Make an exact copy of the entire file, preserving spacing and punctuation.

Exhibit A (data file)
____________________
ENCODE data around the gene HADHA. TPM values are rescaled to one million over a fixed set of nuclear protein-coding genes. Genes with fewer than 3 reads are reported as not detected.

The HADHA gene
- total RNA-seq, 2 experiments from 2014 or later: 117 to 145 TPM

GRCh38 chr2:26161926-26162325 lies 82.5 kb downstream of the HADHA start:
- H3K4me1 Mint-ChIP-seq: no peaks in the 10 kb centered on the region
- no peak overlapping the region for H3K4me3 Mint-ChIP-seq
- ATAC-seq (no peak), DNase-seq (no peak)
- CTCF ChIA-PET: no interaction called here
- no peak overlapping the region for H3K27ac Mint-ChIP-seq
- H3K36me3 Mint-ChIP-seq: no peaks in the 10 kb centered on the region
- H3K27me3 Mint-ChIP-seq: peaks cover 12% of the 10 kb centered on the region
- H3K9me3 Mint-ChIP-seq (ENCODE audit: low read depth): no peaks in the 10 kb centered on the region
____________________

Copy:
ENCODE data around the gene HADHA. TPM values are rescaled to one million over a fixed set of nuclear protein-coding genes. Genes with fewer than 3 reads are reported as not detected.

The HADHA gene
- total RNA-seq, 2 experiments from 2014 or later: 117 to 145 TPM

GRCh38 chr2:26161926-26162325 lies 82.5 kb downstream of the HADHA start:
- H3K4me1 Mint-ChIP-seq: no peaks in the 10 kb centered on the region
- no peak overlapping the region for H3K4me3 Mint-ChIP-seq
- ATAC-seq (no peak), DNase-seq (no peak)
- CTCF ChIA-PET: no interaction called here
- no peak overlapping the region for H3K27ac Mint-ChIP-seq
- H3K36me3 Mint-ChIP-seq: no peaks in the 10 kb centered on the region
- H3K27me3 Mint-ChIP-seq: peaks cover 12% of the 10 kb centered on the region
- H3K9me3 Mint-ChIP-seq (ENCODE audit: low read depth): no peaks in the 10 kb centered on the region